Japan Plans 6.6% Increase in ’89 Budget

Times Staff Writer

The Finance Ministry unveiled Thursday a $483-billion draft budget for fiscal 1989, offering few major surprises in a document that would moderately boost defense spending and foreign aid and make progress toward phasing out deficit-financing bonds.

The proposal recommends a 6.6% increase over last year’s general account budget, the largest increase in eight years. Having been endorsed Thursday by the Cabinet, it will be subject to haggling by various government agencies before formal Cabinet approval Tuesday. The budget will then be put to a vote in Parliament.

The Finance Ministry recommended increasing outlays for foreign aid by 5.9%, to $6 billion, in keeping with Prime Minister Noboru Takeshita’s pledge to channel $50 billion into development assistance over five years.


That amount is expected to increase slightly after negotiations with the Foreign Ministry. Once “soft” loans from the government’s fiscal investment program are taken into account, the total amount of Japan’s foreign aid in the fiscal year beginning April 1 should exceed $10 billion, said Hideichiro Hamanaka, director of research in the ministry’s Budget Bureau.

Japan budgeted more for foreign aid than the United States for the first time in fiscal 1988. It is not yet certain whether Japan overtook the United States as the world’s top donor, however, because final figures on disbursements are not known. Estimates are that it spent about $10 billion, compared to $8.8 billion in U.S. foreign aid in the previous fiscal year.

Defense spending would be raised in the new budget to $31.1 billion, a 5.2% increase identical to that of the past two years. The Defense Agency had requested a 6.13% increase.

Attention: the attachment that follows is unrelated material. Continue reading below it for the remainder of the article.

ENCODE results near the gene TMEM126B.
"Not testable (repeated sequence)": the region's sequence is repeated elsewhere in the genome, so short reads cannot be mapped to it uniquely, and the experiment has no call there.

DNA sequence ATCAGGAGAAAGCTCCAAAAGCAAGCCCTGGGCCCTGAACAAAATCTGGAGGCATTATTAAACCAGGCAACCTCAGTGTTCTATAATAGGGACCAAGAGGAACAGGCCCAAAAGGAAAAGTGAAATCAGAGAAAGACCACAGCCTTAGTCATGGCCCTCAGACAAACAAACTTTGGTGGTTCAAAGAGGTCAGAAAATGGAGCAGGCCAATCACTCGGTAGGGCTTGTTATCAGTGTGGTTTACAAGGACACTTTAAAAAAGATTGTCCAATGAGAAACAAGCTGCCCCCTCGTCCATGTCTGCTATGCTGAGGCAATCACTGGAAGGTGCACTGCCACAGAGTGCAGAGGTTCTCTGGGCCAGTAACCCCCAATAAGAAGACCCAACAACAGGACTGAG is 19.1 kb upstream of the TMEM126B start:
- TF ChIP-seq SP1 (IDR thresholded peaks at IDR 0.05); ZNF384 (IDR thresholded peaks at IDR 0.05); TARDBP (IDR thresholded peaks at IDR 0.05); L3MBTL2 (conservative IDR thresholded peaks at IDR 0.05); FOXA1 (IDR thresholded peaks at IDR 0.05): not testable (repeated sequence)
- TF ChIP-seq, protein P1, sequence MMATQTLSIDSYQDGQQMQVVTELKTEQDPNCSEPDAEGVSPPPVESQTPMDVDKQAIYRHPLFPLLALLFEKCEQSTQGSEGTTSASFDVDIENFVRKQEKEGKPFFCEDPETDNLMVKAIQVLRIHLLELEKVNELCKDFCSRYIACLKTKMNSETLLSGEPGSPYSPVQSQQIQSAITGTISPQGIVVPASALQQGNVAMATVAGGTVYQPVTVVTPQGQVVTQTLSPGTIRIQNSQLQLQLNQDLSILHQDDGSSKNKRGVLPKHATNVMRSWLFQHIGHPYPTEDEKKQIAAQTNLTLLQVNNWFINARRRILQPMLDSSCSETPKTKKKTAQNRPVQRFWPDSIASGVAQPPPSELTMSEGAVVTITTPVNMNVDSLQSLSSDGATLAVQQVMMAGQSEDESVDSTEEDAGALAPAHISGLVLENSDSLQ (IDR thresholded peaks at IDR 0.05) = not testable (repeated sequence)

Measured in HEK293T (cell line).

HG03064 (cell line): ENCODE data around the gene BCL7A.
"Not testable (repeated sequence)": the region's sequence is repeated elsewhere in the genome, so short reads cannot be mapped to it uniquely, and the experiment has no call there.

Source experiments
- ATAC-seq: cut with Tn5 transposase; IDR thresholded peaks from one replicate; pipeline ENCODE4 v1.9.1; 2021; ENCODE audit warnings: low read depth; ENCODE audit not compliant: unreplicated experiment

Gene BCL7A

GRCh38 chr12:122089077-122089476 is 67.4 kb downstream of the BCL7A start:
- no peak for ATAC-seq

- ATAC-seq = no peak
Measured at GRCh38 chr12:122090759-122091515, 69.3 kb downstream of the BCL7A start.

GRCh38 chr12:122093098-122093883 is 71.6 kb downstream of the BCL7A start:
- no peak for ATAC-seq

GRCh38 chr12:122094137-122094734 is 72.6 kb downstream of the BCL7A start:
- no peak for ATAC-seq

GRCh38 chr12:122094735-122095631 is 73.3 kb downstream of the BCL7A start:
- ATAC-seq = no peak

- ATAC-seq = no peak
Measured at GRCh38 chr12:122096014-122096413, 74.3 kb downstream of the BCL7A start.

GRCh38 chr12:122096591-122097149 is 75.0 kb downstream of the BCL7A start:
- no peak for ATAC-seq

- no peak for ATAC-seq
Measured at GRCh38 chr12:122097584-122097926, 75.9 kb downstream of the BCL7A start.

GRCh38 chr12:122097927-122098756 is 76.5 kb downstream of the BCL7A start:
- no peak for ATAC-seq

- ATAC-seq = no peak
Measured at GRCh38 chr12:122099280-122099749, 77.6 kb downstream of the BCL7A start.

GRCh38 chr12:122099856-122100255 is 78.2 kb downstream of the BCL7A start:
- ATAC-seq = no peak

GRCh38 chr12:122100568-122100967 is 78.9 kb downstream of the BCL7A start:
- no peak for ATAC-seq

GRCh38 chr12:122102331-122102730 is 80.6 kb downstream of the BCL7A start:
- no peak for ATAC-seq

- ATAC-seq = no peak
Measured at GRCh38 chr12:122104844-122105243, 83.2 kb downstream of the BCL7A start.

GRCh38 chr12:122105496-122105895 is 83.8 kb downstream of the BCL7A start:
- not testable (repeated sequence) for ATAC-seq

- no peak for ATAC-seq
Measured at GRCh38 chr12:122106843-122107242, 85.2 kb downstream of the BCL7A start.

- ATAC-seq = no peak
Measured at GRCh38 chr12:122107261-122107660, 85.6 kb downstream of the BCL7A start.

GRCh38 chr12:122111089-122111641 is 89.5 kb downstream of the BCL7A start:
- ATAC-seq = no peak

Assuming economic growth of 4% for the year, as the government now forecasts, the 5.2% increase would represent 0.999% of Japan’s estimated gross national product, and would barely squeeze under the de facto defense spending cap of 1% of the GNP.

Included in the proposed defense budget was a 16% increase in the amount the government pays for “burden sharing,” or support of U.S. troops stationed in Japan under a mutual security pact.

Anticipating that economic expansion will bring a 13.1% rise in tax revenue, the Finance Ministry moved to cut the fiscal deficit to $56.9 billion, or 11.8%, of total expenditures. That would be the lowest rate in 14 years.


The reduction keeps the government on its timetable of phasing out the issuance of deficit-financing bonds after fiscal 1990, Hamanaka said. Heavy deficit spending in recent years has left Japan strapped, with a burdensome debt-service ratio of 19.3% of its general account total.

Public works spending remained flat, but the normally parsimonious Finance Ministry appropriated $54.4 million for the construction of two new shinkansen , or “bullet train” lines, widely believed to be political pork-barrel projects.